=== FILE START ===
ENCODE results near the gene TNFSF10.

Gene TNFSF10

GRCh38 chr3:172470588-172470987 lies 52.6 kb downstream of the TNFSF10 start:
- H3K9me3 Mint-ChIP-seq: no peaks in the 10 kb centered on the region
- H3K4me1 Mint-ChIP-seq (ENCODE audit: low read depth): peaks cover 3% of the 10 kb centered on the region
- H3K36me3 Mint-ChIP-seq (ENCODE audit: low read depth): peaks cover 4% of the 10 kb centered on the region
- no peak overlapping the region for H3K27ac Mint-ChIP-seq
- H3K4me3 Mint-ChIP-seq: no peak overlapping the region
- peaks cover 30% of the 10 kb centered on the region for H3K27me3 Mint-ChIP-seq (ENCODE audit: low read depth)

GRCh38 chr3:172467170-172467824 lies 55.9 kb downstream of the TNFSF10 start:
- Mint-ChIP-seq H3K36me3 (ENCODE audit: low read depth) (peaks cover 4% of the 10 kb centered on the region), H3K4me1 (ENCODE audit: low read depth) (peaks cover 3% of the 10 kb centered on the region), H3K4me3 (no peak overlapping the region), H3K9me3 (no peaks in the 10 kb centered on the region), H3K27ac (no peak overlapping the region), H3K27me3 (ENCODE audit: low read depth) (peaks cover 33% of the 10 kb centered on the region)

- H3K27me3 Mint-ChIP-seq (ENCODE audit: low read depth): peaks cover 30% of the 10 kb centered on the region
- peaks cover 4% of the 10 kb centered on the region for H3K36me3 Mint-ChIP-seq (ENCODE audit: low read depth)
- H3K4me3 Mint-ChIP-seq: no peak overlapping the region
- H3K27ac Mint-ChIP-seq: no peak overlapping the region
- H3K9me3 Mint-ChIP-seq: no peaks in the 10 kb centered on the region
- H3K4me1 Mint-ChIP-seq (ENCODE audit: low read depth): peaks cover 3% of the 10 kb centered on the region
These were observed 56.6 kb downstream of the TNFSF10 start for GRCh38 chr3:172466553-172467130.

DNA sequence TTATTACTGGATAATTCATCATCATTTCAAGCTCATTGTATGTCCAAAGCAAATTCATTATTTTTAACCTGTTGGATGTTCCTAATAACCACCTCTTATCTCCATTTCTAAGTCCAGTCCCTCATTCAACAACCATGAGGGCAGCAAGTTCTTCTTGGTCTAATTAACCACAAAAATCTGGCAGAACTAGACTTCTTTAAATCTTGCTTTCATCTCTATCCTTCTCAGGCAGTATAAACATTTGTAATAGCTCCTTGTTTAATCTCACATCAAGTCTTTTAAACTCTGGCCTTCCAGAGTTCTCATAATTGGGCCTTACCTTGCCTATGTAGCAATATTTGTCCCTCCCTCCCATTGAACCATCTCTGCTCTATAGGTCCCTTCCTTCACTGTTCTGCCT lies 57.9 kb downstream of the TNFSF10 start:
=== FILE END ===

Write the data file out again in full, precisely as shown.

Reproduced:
ENCODE results near the gene TNFSF10.

Gene TNFSF10

GRCh38 chr3:172470588-172470987 lies 52.6 kb downstream of the TNFSF10 start:
- H3K9me3 Mint-ChIP-seq: no peaks in the 10 kb centered on the region
- H3K4me1 Mint-ChIP-seq (ENCODE audit: low read depth): peaks cover 3% of the 10 kb centered on the region
- H3K36me3 Mint-ChIP-seq (ENCODE audit: low read depth): peaks cover 4% of the 10 kb centered on the region
- no peak overlapping the region for H3K27ac Mint-ChIP-seq
- H3K4me3 Mint-ChIP-seq: no peak overlapping the region
- peaks cover 30% of the 10 kb centered on the region for H3K27me3 Mint-ChIP-seq (ENCODE audit: low read depth)

GRCh38 chr3:172467170-172467824 lies 55.9 kb downstream of the TNFSF10 start:
- Mint-ChIP-seq H3K36me3 (ENCODE audit: low read depth) (peaks cover 4% of the 10 kb centered on the region), H3K4me1 (ENCODE audit: low read depth) (peaks cover 3% of the 10 kb centered on the region), H3K4me3 (no peak overlapping the region), H3K9me3 (no peaks in the 10 kb centered on the region), H3K27ac (no peak overlapping the region), H3K27me3 (ENCODE audit: low read depth) (peaks cover 33% of the 10 kb centered on the region)

- H3K27me3 Mint-ChIP-seq (ENCODE audit: low read depth): peaks cover 30% of the 10 kb centered on the region
- peaks cover 4% of the 10 kb centered on the region for H3K36me3 Mint-ChIP-seq (ENCODE audit: low read depth)
- H3K4me3 Mint-ChIP-seq: no peak overlapping the region
- H3K27ac Mint-ChIP-seq: no peak overlapping the region
- H3K9me3 Mint-ChIP-seq: no peaks in the 10 kb centered on the region
- H3K4me1 Mint-ChIP-seq (ENCODE audit: low read depth): peaks cover 3% of the 10 kb centered on the region
These were observed 56.6 kb downstream of the TNFSF10 start for GRCh38 chr3:172466553-172467130.

DNA sequence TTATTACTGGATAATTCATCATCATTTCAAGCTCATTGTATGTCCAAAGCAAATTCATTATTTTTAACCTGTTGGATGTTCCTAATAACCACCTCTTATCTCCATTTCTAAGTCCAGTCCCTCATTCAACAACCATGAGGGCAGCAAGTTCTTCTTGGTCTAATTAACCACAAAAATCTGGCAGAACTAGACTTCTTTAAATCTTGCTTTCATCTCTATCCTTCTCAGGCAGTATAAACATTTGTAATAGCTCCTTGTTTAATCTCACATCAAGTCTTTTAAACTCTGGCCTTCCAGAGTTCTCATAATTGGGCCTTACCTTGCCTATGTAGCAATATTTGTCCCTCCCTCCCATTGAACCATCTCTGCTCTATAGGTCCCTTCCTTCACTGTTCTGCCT lies 57.9 kb downstream of the TNFSF10 start: